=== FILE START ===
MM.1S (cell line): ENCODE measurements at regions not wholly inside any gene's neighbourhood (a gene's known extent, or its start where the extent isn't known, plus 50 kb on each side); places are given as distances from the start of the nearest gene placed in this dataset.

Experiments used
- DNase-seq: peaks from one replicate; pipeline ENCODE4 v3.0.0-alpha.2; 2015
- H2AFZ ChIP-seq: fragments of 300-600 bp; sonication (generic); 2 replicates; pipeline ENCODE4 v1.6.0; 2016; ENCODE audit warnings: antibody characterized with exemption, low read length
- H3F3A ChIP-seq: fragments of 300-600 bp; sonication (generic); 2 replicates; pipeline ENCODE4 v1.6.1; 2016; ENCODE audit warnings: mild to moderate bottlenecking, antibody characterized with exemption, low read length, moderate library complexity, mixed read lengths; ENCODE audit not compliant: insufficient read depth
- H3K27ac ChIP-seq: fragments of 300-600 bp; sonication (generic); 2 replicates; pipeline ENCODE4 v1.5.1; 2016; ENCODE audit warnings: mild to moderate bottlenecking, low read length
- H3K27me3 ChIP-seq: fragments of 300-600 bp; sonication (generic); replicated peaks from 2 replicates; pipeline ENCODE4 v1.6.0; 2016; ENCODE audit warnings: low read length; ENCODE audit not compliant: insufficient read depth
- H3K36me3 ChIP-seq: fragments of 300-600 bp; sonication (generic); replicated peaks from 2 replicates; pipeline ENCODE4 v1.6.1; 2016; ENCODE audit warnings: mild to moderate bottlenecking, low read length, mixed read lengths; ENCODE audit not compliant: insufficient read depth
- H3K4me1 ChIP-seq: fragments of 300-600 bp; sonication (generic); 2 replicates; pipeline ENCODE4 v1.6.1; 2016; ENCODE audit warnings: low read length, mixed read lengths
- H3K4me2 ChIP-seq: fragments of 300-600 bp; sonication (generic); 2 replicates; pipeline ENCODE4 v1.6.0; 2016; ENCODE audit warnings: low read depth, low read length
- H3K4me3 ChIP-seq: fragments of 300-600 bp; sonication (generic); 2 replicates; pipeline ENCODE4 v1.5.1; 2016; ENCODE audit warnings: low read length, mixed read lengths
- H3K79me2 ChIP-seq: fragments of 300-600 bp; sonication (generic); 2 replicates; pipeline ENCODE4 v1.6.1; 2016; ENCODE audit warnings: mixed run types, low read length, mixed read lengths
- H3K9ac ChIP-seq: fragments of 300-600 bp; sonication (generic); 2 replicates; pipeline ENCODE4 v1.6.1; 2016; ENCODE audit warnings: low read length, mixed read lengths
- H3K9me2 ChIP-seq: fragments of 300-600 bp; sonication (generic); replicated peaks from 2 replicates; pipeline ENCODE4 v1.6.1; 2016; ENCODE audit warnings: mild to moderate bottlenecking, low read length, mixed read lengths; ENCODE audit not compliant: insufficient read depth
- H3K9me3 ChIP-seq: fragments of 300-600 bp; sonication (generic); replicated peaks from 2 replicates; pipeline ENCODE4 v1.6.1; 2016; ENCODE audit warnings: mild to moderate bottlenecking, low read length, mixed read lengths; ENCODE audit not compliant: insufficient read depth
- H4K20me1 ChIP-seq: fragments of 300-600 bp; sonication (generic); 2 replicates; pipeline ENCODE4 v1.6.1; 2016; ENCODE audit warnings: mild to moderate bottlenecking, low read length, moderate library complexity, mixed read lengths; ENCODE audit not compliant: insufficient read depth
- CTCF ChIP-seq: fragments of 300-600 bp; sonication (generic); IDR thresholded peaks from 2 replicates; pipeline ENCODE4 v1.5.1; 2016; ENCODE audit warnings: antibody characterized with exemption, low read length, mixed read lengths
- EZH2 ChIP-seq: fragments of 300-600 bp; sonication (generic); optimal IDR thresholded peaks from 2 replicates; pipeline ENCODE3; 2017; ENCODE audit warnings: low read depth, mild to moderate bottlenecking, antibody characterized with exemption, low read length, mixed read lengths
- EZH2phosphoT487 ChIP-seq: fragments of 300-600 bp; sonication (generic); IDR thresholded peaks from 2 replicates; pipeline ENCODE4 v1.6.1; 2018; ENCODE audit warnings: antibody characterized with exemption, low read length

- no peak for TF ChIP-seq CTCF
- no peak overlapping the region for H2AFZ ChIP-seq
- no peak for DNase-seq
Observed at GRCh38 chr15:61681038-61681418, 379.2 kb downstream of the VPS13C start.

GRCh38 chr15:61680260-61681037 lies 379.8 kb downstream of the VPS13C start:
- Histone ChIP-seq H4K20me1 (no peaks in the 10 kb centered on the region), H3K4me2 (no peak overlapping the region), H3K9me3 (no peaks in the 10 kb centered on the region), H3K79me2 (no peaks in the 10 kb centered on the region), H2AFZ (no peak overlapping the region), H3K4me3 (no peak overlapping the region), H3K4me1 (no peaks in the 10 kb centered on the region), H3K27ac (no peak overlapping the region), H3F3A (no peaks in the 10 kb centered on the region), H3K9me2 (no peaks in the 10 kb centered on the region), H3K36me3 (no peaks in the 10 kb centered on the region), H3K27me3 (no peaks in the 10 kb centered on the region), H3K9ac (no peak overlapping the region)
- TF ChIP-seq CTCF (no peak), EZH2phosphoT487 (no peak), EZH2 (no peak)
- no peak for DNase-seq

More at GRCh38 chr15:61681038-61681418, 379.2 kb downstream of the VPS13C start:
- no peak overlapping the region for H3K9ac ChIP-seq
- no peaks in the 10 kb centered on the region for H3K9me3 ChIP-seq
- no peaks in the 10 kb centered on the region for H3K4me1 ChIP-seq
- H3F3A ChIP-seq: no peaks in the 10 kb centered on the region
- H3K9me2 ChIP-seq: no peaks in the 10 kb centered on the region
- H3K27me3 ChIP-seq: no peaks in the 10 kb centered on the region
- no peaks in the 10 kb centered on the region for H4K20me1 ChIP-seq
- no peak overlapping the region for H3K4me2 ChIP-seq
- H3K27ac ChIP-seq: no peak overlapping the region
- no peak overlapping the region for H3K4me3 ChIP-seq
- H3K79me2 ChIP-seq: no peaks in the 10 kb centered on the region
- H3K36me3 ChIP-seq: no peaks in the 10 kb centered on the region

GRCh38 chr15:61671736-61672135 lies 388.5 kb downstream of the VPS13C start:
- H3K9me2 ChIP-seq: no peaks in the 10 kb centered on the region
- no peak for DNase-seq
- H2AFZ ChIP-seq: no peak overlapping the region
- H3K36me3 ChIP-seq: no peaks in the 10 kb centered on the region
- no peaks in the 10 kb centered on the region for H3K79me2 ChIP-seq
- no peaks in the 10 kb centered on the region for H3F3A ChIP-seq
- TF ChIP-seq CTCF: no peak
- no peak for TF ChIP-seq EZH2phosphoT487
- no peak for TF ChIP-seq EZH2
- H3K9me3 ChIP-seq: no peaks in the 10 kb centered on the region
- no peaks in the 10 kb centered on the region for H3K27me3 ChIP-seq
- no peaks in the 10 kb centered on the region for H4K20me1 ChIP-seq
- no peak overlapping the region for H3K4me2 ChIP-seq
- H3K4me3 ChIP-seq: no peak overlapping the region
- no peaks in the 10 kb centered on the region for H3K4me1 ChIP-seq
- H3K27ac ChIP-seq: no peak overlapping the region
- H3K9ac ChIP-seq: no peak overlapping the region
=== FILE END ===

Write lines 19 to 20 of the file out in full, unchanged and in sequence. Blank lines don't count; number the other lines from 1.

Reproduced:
- EZH2phosphoT487 ChIP-seq: fragments of 300-600 bp; sonication (generic); IDR thresholded peaks from 2 replicates; pipeline ENCODE4 v1.6.1; 2018; ENCODE audit warnings: antibody characterized with exemption, low read length

- no peak for TF ChIP-seq CTCF